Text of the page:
The vast majority of theses in this collection are open access and freely available. There are a small number of theses that have access restricted to the WWU campus. For off-campus access to a thesis labeled "Campus Only Access," please log in here with your WWU universal ID, or talk to your librarian about requesting the restricted thesis through interlibrary loan.

Date Permissions Signed

6-24-2017

Date of Award

Summer 2017

Document Type

Masters Thesis

Degree Name

Master of Science (MS)

Department

Chemistry

First Advisor

Gilbertson, John D.

Second Advisor

Scheuermann, Margaret Louise

Third Advisor

Rider, David A. (Materials scientist)

Abstract

The transformation of many small, abundant molecules is necessary both in a biological setting and in the chemical industry. In Nature, the activation of small molecules is promoted by metalloenzymes. However, many of these chemical transformations are thermodynamically demanding and consist of multi-electron redox processes. Understanding the secondary coordination sphere has played an integral role in determining the catalytic activity and selectivity of such transformations and has led to the development of bioinspired catalysts in order to mimic the native active site of the metalloenzyme. Due to its extensive modularity, the utilization of the pyridinediimine (PDI) metal complexes was targeted in this work to study the secondary coordination sphere and its relationship to the reactivity at the metal active site. The redox-active PDI ligand scaffold containing a pendant base was used to synthesize a series of Fe(II) and Zn(II) complexes consisting of H-bond acceptors/donors in the secondary coordination sphere. The Zn(II) complexes are able to be protonated in the secondary coordination sphere, forming metal halogen hydrogen bonds (MHHBs). The use of these intramolecular H-bonds in the Zn complexes also serve to provide stabilization of the hydrosulfide (HS-) ligand, forming a six-coordinate Zn complex. The Fe(II) complexes were reduced under CO atmosphere, followed by protonation in the secondary coordination sphere. This resulted in stable, doubly reduced protonated species, capable of moving protons and electrons in and out of the system. The protonated Fe(II) complex was poised to deliver protons and electrons necessary to investigate nitrite (NO2-) reduction for the formation a dinitrosyl iron complex (DNIC). The reduction of nitrate (NO3-) for the synthesis of the DNIC was also explored and used to further investigate products of the reaction. Fe(II) PDI complexes with an incorporation of Lewis acids in the secondary coordination sphere were also synthesized and characterized in order to provide a better understanding of how redox inactive metals in the secondary coordination sphere of the PDI scaffold of alters the redox activity of the complex.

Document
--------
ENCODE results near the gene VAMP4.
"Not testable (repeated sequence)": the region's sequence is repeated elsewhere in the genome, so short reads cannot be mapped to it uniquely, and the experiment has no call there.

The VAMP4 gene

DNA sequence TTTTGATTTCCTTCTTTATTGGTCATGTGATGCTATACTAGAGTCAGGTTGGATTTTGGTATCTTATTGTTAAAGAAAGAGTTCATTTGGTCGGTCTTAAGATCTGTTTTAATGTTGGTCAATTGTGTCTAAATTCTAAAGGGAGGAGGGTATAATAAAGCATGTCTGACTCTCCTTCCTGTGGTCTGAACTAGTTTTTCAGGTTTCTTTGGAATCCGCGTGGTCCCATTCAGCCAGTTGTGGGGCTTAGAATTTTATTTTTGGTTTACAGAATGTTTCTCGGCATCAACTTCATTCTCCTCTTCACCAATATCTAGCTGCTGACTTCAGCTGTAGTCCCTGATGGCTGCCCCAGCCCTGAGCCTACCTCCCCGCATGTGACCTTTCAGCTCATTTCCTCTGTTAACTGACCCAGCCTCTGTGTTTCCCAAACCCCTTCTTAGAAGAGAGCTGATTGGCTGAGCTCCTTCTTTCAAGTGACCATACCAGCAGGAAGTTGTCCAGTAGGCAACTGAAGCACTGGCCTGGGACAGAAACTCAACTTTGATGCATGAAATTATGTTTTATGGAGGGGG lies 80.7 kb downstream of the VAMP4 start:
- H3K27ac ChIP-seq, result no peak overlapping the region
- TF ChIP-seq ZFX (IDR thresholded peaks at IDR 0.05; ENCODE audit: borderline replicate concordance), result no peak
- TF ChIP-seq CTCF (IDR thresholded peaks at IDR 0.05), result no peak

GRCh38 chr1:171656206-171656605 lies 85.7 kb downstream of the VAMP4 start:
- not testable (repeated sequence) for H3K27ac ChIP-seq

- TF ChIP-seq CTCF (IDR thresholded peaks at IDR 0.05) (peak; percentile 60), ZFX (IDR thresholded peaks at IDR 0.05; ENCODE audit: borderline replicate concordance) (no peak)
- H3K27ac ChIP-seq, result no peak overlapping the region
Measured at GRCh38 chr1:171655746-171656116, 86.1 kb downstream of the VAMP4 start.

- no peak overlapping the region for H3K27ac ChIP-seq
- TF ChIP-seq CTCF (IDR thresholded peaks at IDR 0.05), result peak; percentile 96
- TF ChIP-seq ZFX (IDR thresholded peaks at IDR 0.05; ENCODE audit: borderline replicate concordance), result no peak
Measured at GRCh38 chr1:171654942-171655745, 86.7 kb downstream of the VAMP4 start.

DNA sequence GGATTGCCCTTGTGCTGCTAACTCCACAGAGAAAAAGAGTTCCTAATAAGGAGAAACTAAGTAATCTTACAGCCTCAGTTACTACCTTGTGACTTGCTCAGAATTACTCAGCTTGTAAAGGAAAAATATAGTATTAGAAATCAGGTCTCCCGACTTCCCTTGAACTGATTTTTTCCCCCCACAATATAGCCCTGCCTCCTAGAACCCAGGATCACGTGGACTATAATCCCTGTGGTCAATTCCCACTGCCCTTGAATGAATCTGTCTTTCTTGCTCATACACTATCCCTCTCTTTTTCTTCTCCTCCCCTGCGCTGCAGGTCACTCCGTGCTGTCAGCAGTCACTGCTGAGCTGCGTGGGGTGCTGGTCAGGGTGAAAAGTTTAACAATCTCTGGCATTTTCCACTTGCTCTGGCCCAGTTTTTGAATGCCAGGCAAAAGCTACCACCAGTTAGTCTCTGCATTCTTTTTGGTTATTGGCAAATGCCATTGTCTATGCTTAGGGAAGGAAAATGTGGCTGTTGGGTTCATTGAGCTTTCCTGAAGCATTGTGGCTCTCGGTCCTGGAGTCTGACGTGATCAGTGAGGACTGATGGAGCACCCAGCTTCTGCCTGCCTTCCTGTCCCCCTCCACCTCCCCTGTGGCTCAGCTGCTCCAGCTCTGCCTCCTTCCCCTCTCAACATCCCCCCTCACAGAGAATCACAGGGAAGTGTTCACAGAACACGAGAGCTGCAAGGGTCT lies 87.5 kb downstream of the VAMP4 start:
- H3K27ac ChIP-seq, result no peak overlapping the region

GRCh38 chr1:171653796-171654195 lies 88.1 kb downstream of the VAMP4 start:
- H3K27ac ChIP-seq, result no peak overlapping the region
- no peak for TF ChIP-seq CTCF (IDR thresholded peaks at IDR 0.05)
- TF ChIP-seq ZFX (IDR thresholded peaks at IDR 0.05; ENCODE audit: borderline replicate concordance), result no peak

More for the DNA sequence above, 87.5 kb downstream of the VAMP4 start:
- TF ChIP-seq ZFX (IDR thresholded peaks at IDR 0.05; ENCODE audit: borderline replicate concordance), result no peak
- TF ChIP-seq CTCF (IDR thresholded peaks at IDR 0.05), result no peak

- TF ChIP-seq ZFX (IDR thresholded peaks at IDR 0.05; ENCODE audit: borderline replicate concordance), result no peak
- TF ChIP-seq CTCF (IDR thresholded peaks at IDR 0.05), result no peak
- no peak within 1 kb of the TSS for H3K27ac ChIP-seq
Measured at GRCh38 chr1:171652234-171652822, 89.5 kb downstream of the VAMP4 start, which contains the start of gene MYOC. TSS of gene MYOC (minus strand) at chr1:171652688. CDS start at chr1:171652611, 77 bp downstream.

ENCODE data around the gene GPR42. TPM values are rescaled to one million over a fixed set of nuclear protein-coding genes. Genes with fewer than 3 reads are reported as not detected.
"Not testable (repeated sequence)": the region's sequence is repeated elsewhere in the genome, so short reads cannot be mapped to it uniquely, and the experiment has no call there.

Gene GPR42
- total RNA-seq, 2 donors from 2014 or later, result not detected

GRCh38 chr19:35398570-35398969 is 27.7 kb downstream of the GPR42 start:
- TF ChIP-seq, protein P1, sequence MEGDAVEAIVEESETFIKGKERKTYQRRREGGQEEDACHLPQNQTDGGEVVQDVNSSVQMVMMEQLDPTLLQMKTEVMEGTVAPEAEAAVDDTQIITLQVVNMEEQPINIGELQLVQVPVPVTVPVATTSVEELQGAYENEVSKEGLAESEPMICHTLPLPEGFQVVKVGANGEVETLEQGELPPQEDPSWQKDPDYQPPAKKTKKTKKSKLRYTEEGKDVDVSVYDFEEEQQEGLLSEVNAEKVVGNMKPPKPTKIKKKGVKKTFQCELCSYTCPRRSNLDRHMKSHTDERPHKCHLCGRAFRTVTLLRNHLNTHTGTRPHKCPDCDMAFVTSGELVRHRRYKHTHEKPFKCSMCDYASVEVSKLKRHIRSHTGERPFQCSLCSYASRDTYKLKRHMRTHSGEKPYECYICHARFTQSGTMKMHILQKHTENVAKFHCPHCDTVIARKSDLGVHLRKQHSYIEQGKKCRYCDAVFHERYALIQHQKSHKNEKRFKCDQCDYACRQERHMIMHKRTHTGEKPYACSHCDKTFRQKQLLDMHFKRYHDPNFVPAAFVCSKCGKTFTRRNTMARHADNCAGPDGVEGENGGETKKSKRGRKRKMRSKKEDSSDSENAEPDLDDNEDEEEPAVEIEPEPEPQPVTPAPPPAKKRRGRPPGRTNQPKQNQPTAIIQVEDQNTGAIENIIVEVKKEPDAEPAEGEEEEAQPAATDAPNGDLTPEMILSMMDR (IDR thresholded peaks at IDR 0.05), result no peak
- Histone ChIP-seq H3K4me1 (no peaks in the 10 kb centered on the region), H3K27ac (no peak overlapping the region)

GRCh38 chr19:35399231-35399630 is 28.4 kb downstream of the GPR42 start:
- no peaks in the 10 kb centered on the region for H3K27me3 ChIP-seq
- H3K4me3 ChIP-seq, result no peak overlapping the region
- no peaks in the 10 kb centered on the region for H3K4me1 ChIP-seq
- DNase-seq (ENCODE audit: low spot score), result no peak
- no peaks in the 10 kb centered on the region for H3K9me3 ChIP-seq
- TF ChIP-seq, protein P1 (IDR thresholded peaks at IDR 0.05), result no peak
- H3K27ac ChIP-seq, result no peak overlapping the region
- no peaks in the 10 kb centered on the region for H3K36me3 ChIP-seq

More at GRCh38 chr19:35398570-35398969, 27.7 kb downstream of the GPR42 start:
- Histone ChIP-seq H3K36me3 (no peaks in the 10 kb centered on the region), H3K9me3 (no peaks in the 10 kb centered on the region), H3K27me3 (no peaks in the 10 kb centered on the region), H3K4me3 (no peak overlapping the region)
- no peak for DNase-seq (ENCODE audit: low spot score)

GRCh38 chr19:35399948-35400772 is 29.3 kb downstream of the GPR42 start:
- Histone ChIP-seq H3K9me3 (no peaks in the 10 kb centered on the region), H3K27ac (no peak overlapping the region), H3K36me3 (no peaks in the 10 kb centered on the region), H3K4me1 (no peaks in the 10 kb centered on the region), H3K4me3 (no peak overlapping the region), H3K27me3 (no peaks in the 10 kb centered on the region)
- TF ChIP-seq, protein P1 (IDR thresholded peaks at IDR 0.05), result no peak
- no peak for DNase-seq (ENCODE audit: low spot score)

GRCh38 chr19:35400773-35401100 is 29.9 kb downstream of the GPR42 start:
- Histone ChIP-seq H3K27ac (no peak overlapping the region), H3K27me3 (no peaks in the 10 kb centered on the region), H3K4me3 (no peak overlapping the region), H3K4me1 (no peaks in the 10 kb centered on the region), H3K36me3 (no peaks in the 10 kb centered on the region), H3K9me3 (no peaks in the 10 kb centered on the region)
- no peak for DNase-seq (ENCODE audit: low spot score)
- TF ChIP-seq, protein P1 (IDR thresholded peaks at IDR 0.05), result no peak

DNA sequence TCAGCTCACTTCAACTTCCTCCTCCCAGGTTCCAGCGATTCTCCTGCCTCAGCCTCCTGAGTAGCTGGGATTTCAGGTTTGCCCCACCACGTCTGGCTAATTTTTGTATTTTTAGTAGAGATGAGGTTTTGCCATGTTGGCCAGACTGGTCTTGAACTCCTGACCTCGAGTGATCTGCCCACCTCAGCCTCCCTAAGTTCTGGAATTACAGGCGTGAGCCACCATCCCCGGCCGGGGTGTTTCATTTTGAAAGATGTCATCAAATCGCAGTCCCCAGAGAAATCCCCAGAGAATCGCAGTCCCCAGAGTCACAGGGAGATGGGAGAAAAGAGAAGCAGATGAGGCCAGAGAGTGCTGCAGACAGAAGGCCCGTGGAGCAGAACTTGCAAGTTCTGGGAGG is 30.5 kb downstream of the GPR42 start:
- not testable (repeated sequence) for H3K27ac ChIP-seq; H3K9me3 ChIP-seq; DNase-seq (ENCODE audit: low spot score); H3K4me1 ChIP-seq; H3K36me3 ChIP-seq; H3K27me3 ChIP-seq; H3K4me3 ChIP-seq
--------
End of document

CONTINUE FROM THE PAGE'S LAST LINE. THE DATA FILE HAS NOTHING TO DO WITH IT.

Type

Text

Publisher

Western Washington University

OCLC Number

1000156646

Digital Format

application/pdf

Genre/Form

Academic theses

Language

English

Rights

Copying of this thesis in whole or in part is allowable only for scholarly purposes. It is understood, however, that any copying or publication of this thesis for commercial purposes, or for financial gain, shall not be allowed without the author's written permission.

Available for download on Wednesday, January 24, 2018

Included in

Chemistry Commons

Share

COinS